Games People Play: the cinema of Matias Piñeiro

6 November, 2017 - 10:00
Cinematek, Brussel

Matías Piñeiro (Buenos Aires, 1982) doesn’t try to hide what influences him artistically, but at the same time he makes sure that the sum is bigger than the parts – his microbudget films are anything but simple pastiche or homage. This symposium proposes to delve into those influences and how they shape Piñeiro’s layered cinema, starting with an examination of his affinity with Eric Rohmer’s sense of narrative and spatial architecture, and with Jacques Rivette’s penchant for games and mysteries, via his adaptation or re-interpretation of various comedies by William Shakespeare and his position within the New Argentine Cinema, to a talk with the director himself on his observational style and mix of both classical and modernist narrative strategies.

A unique opportunity to meet one of the most promising young filmmakers active today and to discover an oeuvre that received international recognition but has not been presented to the Belgian public before.



All talks will be held in English. 
General admission is 10€, students only pay 5€.

This symposium is organised by Cinea and held on the occasion of the retrospective and carte blanche, organized by Cinematek and Courtisane, in collaboration with Le Jeu de Paume, Cinea, Research Center for Visual Poetics of the University of Antwerp & the Embassy of Argentina in Belgium. More info: and

Games People Play: the cinema of Matias Piñeiro

10:00 – Welcome
10:15 – Viola (2012, 65’)
11:30 – ‘All Originals’: Translation, Repetition, and Appropriation in the Films of Matías Piñeiro – Richard Misek
12:30 – Lunch break
13:30 – L’illusion comique: Piñeiro and (Classical?) Comedy – Tom Paulus
14:30 – La princesa de Francia (2014, 67’)
15:45 – Coffee break
16:00 – Revisiting ‘New Argentine Cinema’ through Matías Piñeiro’s Work – Clara Garavelli
17:00 – Q&A with Matías Piñeiro
18:00 – End


Richard Misek is a filmmaker and Senior Lecturer in Film at the University of Kent. His interests focus on montage and appropriation, cities and space, colour and light, and the interstices between film and digital media. He is the author of Chromatic Cinema (Wiley-Blackwell, 2010), and his articles have been published in journals including October, Screen, and the New Review of Film and Television. His essay film Rohmer in Paris (2013) has been exhibited in five continents and received widespread critical acclaim. He is currently producing a series of virtual reality video essays in collaboration with Melbourne-based VR studio Vrtov and the British Film Institute.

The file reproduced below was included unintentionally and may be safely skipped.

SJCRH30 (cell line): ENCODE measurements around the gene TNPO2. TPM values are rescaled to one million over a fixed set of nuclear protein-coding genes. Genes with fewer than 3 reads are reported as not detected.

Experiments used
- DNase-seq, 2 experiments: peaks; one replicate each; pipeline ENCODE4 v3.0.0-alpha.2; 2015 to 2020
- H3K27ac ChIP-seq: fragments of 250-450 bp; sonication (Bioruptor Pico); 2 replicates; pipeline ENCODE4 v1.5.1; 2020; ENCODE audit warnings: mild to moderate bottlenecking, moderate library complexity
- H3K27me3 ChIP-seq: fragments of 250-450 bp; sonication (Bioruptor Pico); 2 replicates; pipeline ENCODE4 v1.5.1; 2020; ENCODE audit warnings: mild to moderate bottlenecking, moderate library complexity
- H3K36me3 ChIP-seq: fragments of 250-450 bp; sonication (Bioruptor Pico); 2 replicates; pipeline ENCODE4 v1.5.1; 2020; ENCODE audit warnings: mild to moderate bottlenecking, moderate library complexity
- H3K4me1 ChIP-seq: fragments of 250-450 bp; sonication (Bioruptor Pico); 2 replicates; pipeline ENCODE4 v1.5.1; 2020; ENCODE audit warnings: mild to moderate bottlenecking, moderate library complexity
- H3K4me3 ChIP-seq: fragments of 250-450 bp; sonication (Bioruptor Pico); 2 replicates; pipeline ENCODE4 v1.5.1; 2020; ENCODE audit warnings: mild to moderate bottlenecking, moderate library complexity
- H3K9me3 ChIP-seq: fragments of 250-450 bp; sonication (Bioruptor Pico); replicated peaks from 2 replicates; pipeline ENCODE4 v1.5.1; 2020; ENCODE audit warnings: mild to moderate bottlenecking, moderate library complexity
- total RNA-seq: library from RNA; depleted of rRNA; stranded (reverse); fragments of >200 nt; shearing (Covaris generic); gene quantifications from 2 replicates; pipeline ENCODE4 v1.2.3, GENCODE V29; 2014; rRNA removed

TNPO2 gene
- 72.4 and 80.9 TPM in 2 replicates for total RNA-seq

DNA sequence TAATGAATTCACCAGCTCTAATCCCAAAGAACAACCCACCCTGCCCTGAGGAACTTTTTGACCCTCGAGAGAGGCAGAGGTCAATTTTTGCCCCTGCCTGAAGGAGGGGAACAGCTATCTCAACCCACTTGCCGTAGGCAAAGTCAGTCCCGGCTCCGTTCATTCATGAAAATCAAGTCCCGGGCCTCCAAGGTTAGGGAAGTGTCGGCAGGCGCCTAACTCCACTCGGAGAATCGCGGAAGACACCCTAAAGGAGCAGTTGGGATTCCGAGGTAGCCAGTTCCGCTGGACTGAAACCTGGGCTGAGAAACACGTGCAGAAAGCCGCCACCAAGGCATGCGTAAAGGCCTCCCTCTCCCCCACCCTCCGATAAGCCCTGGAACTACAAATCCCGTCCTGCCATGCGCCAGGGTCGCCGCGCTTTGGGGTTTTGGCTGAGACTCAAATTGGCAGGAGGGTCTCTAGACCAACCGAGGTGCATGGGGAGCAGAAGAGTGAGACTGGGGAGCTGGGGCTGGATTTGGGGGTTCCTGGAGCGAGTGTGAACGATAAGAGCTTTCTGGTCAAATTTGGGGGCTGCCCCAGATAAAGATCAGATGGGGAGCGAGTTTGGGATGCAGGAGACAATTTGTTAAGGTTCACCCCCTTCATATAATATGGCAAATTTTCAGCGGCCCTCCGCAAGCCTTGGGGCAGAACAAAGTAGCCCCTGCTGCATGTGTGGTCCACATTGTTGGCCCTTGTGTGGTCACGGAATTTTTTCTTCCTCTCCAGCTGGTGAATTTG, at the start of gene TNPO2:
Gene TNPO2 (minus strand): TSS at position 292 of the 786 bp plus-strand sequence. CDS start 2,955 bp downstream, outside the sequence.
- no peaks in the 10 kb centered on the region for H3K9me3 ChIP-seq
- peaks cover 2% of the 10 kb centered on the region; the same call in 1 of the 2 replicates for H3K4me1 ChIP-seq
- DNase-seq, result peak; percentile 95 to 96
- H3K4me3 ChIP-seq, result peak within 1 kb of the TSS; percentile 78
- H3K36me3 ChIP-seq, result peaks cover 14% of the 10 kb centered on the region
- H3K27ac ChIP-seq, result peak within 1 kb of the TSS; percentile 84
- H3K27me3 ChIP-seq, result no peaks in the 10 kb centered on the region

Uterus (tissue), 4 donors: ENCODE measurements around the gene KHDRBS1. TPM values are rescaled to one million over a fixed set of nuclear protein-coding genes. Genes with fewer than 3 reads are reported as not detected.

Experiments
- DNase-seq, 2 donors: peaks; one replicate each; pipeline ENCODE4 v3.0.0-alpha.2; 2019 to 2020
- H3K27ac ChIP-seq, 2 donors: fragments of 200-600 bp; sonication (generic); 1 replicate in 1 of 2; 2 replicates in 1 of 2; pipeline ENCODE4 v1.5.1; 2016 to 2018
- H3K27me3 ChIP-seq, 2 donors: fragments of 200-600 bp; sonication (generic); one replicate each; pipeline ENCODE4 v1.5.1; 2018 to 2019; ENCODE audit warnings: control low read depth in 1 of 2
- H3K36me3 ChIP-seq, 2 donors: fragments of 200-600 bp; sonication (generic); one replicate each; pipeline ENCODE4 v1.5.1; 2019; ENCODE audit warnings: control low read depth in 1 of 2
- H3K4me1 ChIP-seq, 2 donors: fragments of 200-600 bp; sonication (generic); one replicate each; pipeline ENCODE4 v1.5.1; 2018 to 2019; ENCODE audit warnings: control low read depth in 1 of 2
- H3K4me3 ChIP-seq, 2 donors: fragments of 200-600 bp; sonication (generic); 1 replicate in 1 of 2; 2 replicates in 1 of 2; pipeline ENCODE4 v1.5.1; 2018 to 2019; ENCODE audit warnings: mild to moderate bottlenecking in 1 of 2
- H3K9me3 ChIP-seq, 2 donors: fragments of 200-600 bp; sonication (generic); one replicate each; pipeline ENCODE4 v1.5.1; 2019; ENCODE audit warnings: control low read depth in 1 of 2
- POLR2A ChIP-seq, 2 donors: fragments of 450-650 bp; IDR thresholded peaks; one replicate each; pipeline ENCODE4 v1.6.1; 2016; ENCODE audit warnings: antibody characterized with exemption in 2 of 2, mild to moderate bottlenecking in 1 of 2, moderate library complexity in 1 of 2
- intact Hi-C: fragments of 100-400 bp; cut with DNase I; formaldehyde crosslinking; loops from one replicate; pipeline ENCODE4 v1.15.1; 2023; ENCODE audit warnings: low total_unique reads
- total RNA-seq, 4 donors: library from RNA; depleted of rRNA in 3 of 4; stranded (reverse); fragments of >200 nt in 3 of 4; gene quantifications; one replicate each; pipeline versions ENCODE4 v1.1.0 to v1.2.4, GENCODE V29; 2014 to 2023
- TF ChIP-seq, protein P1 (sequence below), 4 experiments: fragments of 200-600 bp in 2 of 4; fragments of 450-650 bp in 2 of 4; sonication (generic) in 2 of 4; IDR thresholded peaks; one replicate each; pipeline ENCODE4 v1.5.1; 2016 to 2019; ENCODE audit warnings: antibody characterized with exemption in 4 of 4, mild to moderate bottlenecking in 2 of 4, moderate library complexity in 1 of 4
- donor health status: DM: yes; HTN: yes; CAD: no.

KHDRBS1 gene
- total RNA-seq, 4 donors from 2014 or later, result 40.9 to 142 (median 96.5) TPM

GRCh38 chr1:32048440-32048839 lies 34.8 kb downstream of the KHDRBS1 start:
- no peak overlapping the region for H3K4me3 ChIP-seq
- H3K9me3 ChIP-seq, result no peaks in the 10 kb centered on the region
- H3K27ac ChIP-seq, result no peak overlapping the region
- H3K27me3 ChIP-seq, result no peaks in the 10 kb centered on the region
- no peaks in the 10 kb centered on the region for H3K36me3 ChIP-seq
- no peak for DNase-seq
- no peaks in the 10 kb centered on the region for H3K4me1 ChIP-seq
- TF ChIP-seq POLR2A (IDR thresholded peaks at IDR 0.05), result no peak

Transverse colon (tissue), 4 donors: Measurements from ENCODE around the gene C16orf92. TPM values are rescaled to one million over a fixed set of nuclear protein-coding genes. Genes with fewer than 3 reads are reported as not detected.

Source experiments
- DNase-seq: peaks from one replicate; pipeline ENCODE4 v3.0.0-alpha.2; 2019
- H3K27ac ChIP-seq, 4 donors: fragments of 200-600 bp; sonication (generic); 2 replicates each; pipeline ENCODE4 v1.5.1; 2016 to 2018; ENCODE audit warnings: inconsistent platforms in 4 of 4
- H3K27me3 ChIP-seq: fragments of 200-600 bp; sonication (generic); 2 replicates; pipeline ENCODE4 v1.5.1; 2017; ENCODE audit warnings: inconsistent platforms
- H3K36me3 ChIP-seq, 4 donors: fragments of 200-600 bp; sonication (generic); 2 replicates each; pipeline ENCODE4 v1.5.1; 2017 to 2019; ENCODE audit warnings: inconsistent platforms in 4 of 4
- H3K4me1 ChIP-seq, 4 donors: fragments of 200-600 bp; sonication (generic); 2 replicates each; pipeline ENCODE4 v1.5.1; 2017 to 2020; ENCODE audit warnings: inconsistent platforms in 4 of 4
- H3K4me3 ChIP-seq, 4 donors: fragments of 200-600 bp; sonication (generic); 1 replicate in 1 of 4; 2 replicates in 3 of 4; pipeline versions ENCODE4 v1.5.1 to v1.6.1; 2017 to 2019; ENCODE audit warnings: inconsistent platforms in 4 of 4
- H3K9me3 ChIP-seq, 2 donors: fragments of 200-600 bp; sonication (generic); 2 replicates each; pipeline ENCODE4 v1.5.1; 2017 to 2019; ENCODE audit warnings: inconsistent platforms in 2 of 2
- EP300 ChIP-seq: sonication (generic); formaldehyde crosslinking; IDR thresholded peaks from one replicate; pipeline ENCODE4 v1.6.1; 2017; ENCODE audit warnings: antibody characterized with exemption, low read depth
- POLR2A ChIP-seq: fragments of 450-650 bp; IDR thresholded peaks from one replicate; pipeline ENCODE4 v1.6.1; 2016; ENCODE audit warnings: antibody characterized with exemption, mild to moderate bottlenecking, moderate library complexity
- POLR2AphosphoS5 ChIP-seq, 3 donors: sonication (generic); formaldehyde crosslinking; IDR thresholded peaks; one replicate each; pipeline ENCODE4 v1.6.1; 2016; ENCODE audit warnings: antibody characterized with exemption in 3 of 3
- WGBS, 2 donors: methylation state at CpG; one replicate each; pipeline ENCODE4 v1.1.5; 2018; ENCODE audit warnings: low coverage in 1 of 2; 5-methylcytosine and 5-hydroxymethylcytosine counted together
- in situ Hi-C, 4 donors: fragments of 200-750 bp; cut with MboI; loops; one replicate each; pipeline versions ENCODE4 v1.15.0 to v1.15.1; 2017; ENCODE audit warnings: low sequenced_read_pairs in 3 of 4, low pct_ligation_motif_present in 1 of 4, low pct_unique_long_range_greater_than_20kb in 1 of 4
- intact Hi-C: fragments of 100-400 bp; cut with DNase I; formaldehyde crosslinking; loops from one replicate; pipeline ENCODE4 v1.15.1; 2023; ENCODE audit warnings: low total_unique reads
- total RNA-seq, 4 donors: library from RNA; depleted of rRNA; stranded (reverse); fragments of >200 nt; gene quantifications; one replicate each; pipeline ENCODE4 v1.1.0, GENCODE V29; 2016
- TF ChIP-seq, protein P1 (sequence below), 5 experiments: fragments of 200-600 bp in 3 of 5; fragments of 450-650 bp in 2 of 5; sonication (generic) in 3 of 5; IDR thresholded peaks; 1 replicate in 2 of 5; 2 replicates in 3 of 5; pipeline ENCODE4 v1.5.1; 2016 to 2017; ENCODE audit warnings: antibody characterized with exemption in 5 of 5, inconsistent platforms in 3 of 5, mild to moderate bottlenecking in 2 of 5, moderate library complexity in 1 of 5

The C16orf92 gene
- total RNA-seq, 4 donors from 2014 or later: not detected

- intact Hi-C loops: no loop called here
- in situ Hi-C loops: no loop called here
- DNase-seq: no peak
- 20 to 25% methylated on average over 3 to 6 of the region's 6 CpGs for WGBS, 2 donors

Tom Paulus teaches film studies in the department of Theatre and Film Studies at the University of Antwerp. He has published on issues of genre and film style in such journals as Film International. His essays on pictorial style in the films of John Ford were published in three edited collections, John Ford in Focus (Stoehr & Connolly eds.) from McFarland, Westerns: Movies from Hollywood and Paperback Westerns (Paul Varner ed.) from Cambridge Scholars Press, and New Perspectives on The Quiet Man from the Liffey Press. His edited collection (with Rob King) Slapstick Symposium: Essays on Silent Comedy was published by Routledge in the American Film Institute Film Readers series.

Clara Garavelli is lecturer in Latin American Studies at the University of Leicester (UK). Her research interests include contemporary experimental Argentine film and video, stardom studies – particularly the figure of Ricardo Darín – and Latin American cinema. She is the author of Video Experimental Argentino Contemporáneo (EDUNTREF 2014) and co-editor of Poéticas del movimiento: Acercamientos al cine y video experimental argentino (Libraria 2015), among other works. She has published in various international journals, was Jury member of the International Festival of Video Art (FIVA, Argentina) and has curated several exhibitions and projections of experimental film and video.